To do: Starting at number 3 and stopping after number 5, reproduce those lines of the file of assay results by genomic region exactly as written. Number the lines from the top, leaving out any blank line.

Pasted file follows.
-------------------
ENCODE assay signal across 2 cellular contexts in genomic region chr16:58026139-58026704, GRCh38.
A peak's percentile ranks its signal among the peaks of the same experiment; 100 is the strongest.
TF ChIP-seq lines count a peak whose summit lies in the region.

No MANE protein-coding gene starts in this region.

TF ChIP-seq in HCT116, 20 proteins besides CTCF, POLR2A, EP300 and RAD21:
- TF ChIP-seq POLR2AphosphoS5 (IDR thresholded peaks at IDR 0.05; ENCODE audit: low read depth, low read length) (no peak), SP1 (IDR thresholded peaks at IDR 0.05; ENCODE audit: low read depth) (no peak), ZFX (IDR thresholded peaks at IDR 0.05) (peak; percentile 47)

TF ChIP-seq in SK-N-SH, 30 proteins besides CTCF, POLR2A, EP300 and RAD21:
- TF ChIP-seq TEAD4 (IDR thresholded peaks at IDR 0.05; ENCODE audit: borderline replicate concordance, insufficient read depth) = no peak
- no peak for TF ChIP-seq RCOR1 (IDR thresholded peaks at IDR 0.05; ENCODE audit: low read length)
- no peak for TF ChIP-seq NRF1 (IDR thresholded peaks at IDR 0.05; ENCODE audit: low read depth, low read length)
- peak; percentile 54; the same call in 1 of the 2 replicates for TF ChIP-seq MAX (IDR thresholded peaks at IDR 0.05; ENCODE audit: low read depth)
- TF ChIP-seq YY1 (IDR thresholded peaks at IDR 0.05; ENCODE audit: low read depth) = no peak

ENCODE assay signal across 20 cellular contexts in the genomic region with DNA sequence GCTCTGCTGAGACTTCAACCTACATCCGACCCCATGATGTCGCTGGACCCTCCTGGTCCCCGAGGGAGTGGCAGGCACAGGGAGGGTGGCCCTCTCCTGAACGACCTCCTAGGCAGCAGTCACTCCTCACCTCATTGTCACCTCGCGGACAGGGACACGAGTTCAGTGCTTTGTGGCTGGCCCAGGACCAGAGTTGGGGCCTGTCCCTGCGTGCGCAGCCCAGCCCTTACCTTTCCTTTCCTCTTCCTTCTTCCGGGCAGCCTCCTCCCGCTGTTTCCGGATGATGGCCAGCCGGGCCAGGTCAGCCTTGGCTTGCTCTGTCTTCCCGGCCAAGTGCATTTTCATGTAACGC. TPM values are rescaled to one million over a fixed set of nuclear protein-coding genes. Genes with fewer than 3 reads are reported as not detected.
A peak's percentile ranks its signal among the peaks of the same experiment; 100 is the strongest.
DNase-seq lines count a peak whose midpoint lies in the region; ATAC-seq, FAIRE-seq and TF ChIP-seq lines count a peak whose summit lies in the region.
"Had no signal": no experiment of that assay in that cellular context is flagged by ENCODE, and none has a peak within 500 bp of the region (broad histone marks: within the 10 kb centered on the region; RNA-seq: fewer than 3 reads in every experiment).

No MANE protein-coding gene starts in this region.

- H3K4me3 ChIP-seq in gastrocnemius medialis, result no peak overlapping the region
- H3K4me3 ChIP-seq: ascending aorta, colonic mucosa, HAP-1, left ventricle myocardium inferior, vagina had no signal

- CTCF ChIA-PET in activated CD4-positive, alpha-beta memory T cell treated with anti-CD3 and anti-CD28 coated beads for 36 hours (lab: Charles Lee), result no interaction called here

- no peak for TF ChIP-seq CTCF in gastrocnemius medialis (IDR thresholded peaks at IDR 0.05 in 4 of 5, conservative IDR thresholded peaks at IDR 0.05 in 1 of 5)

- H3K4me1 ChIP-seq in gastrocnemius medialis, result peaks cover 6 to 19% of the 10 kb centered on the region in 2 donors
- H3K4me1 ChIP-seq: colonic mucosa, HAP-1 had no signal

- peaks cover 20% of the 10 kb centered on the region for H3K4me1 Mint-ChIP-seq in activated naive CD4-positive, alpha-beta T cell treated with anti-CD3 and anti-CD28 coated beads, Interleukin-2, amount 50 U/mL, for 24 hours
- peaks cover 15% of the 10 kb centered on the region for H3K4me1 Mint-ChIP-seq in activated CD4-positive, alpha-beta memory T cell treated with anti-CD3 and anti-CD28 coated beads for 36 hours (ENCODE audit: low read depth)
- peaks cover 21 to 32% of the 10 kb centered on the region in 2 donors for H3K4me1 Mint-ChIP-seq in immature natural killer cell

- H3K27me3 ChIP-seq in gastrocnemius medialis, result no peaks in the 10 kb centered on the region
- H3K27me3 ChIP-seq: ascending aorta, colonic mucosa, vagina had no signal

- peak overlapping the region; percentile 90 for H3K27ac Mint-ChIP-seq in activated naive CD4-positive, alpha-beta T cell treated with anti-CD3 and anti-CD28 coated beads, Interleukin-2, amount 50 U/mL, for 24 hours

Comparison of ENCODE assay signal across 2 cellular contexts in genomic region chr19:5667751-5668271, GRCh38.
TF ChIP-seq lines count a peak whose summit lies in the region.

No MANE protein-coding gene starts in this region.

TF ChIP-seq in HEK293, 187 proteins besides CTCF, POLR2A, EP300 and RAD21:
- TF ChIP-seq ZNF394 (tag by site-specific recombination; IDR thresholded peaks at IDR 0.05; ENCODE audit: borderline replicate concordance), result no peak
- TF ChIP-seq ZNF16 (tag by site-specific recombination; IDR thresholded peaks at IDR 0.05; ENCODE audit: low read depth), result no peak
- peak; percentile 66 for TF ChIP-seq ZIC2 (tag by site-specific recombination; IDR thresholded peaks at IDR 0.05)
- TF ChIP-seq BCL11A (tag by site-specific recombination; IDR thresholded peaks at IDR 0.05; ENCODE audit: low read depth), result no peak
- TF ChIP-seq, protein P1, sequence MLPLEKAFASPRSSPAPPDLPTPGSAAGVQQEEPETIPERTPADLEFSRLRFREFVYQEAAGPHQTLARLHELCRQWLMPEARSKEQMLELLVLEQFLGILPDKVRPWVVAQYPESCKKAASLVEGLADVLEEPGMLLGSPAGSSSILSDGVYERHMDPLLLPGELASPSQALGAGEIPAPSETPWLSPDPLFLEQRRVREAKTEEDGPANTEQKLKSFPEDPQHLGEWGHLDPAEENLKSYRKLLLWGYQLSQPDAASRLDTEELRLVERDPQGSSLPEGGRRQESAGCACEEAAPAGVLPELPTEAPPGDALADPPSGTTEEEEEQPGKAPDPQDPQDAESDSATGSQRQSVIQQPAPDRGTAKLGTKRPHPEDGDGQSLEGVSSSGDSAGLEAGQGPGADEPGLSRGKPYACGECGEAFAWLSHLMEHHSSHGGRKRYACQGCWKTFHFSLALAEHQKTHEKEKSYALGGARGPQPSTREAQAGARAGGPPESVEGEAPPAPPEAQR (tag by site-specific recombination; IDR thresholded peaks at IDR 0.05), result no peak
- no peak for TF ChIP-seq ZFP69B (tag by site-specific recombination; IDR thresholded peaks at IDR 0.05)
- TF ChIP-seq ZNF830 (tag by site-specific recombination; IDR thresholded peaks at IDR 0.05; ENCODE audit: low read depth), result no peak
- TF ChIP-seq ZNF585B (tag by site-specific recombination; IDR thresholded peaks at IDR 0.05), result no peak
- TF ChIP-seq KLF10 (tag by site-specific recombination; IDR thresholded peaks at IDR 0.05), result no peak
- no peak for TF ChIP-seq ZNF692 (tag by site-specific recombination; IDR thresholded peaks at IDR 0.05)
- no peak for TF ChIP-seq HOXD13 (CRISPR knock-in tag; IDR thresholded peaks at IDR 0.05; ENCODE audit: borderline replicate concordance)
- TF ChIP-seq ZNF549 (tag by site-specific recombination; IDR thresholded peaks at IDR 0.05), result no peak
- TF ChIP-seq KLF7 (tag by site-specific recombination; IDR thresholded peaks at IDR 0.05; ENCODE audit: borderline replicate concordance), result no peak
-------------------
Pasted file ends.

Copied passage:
TF ChIP-seq lines count a peak whose summit lies in the region.

No MANE protein-coding gene starts in this region.

TF ChIP-seq in HCT116, 20 proteins besides CTCF, POLR2A, EP300 and RAD21: